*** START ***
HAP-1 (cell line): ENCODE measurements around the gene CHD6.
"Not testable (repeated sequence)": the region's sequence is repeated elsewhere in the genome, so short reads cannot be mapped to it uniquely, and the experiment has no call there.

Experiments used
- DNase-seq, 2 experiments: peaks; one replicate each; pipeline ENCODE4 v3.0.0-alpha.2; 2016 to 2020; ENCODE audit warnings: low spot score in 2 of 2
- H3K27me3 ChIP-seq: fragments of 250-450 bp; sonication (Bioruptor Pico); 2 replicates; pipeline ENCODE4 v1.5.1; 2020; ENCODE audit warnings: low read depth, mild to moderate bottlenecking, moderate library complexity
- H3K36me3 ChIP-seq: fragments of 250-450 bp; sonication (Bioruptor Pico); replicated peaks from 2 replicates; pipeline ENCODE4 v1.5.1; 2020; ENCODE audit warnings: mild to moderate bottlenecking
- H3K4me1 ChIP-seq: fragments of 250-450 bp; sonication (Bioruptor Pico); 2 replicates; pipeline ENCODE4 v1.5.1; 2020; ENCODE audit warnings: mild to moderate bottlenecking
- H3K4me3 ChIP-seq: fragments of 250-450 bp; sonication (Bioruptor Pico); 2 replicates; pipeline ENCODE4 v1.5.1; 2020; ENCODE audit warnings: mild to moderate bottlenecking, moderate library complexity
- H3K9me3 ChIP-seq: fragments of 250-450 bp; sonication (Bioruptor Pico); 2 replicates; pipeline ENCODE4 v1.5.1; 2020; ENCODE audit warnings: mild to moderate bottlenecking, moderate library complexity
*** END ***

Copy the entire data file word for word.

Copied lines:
HAP-1 (cell line): ENCODE measurements around the gene CHD6.
"Not testable (repeated sequence)": the region's sequence is repeated elsewhere in the genome, so short reads cannot be mapped to it uniquely, and the experiment has no call there.

Experiments used
- DNase-seq, 2 experiments: peaks; one replicate each; pipeline ENCODE4 v3.0.0-alpha.2; 2016 to 2020; ENCODE audit warnings: low spot score in 2 of 2
- H3K27me3 ChIP-seq: fragments of 250-450 bp; sonication (Bioruptor Pico); 2 replicates; pipeline ENCODE4 v1.5.1; 2020; ENCODE audit warnings: low read depth, mild to moderate bottlenecking, moderate library complexity
- H3K36me3 ChIP-seq: fragments of 250-450 bp; sonication (Bioruptor Pico); replicated peaks from 2 replicates; pipeline ENCODE4 v1.5.1; 2020; ENCODE audit warnings: mild to moderate bottlenecking
- H3K4me1 ChIP-seq: fragments of 250-450 bp; sonication (Bioruptor Pico); 2 replicates; pipeline ENCODE4 v1.5.1; 2020; ENCODE audit warnings: mild to moderate bottlenecking
- H3K4me3 ChIP-seq: fragments of 250-450 bp; sonication (Bioruptor Pico); 2 replicates; pipeline ENCODE4 v1.5.1; 2020; ENCODE audit warnings: mild to moderate bottlenecking, moderate library complexity
- H3K9me3 ChIP-seq: fragments of 250-450 bp; sonication (Bioruptor Pico); 2 replicates; pipeline ENCODE4 v1.5.1; 2020; ENCODE audit warnings: mild to moderate bottlenecking, moderate library complexity